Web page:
A First Time for Everything
by John C Adams
From the age of eleven onwards, there’s pretty much a steady stream of things you’ll be doing for the first time. In all types of society, the public role of the rite of passage is an important sociological aspect of the transition to adulthood. Yet it still remains the case that most of the more interesting rites of passage involve sneaking around behind your parents’ backs…
Sometimes, the rite of passage occurs in early puberty rather than when we stand on the cusp of adulthood. And they don’t always have to be traumatic. They can be about connecting with your true self.
In Richard Matheson’s delightful little short story Blood Son Jules has always been certain that he doesn’t belong. That’s because he has a strong personal certainty that he fits in somewhere else entirely. His difficulties are that his parents and schoolteacher just can’t understand. Sound familiar? Well to many of us it probably is but Jules is a plucky little lad and as time moves on he just becomes more determined to find a path to those he can call his own. Good for him!
“One Saturday when he was twelve, Jules went to the movies. He saw Dracula.
When the show was over he walked, a throbbing nerve mass, through the little girl- and -boy ranks. He went home and locked himself in the bathroom for two hours.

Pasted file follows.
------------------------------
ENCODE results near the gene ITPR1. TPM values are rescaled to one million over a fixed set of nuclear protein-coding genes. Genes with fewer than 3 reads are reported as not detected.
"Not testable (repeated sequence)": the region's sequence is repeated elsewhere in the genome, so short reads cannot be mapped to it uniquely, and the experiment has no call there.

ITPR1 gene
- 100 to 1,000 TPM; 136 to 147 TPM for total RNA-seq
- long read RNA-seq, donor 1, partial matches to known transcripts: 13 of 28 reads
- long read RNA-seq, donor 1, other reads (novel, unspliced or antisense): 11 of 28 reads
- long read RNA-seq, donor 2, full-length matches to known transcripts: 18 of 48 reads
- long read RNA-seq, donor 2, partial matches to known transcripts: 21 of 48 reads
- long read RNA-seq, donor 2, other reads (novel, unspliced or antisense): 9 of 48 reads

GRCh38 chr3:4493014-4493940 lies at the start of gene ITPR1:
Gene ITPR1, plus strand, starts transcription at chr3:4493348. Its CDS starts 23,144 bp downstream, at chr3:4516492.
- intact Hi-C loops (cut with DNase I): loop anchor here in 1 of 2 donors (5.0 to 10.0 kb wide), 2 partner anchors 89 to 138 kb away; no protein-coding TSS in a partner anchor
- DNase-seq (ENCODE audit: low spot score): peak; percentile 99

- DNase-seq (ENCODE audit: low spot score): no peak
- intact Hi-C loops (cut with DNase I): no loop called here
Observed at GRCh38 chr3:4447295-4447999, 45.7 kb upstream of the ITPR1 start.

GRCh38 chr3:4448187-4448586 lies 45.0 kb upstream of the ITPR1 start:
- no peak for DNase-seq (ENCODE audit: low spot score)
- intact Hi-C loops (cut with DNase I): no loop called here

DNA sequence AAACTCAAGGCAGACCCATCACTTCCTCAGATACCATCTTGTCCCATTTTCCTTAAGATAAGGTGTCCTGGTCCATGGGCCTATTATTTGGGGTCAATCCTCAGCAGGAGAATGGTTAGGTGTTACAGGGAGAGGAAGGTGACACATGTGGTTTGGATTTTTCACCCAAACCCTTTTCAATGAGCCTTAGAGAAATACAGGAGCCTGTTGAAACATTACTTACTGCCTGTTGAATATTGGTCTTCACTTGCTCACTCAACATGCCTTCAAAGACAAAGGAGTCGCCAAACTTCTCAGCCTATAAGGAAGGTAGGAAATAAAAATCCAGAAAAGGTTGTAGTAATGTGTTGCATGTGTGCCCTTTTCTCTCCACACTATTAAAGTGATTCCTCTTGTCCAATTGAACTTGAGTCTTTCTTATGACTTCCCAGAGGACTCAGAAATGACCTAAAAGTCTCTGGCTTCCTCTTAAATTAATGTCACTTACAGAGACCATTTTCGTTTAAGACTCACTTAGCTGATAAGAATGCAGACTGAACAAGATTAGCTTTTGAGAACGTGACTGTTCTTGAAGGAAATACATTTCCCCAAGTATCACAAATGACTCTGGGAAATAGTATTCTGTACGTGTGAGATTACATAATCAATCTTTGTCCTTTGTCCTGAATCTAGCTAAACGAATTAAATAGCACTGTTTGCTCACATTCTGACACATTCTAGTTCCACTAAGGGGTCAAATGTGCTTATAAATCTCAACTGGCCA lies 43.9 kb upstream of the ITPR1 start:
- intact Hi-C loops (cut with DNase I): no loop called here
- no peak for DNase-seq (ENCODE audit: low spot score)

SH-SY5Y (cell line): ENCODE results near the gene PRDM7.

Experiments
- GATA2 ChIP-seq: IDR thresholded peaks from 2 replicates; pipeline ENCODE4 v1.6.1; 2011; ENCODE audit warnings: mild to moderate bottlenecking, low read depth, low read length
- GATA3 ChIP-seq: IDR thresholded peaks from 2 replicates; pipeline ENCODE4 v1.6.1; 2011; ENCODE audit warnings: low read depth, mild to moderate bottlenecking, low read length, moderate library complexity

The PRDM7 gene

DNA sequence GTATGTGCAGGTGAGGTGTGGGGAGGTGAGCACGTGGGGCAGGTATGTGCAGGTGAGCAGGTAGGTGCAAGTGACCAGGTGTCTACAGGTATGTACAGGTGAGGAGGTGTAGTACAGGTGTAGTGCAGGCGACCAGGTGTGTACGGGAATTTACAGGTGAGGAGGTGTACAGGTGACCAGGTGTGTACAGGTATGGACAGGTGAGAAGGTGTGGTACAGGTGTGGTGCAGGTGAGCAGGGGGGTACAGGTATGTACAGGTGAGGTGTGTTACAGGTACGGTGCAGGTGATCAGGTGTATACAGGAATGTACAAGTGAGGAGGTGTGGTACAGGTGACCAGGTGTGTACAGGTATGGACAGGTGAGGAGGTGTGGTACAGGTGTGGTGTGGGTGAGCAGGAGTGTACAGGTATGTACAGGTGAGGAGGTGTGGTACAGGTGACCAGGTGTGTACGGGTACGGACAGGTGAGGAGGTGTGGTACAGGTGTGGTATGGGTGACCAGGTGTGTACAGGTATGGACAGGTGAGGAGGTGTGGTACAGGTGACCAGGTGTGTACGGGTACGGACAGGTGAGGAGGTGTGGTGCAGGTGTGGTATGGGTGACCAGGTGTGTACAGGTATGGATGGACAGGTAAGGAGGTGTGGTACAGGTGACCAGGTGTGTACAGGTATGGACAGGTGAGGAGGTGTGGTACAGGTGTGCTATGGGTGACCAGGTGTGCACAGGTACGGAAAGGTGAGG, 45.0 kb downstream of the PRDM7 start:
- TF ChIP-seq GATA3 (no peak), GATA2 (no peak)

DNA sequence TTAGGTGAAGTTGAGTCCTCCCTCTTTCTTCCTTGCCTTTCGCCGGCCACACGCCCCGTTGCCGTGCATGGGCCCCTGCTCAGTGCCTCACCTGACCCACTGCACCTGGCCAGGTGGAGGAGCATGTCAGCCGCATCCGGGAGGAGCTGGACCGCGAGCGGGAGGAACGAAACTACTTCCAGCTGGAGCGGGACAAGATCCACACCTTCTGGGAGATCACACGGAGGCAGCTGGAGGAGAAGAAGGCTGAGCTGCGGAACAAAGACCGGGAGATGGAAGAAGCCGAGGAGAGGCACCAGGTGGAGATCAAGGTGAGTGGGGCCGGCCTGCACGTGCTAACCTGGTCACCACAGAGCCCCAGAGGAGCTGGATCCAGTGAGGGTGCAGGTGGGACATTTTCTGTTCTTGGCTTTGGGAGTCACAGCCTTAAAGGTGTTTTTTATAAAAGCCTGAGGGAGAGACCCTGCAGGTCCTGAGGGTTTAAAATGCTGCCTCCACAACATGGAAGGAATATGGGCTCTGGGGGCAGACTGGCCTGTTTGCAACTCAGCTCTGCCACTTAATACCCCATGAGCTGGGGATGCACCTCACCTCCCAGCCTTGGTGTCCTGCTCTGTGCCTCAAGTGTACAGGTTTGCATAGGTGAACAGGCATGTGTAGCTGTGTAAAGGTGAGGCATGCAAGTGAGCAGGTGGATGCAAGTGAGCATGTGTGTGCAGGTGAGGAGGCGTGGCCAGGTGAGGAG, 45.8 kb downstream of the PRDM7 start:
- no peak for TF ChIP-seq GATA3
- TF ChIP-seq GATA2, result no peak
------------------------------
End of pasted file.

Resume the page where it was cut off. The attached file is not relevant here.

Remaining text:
His parents pounded on the door and threatened but he wouldn’t come out.
Finally, he unlocked the door and sat down at the supper table. He had a badge on his thumb and a satisfied look on his face.”
It takes a few more years until Jules finds a bat at the zoo and begins to see a way through to making the identity he longs for, and strongly associates with, reality. In Jules’s case his rite of passage is the time-honoured first bite.
Most of us can recognise the importance of the rite of passage in forming our sense of belonging to the group. But thinks that sometimes we have to step outside the mainstream to find that sense of belonging.
The onset of puberty involves first times for girls too. In Stephen King’s novel Carrie, Carrie White doesn’t get a visit from the curse until she’s sixteen. That’s very late and theories abound as to why puberty was delayed so long. What could there be in her upbringing to explain her physical rejection of womanhood? It’s right there in the form of her appalling mother, of course. As soon as Carrie realises that she isn’t bleeding to death after all her first thought is one of anger at everything and everyone who has singled her out and made her different. In Carrie’s case her primary defence mechanism to deal with the pain of her mother’s behaviour is to embrace the darkness:
“She thought of imps and familiars and witches (am i a witch momma the devil’s whore) riding through the night, souring milk, overturning butter churns, blighting crops while They huddled inside their houses with hex signs on Their doors.”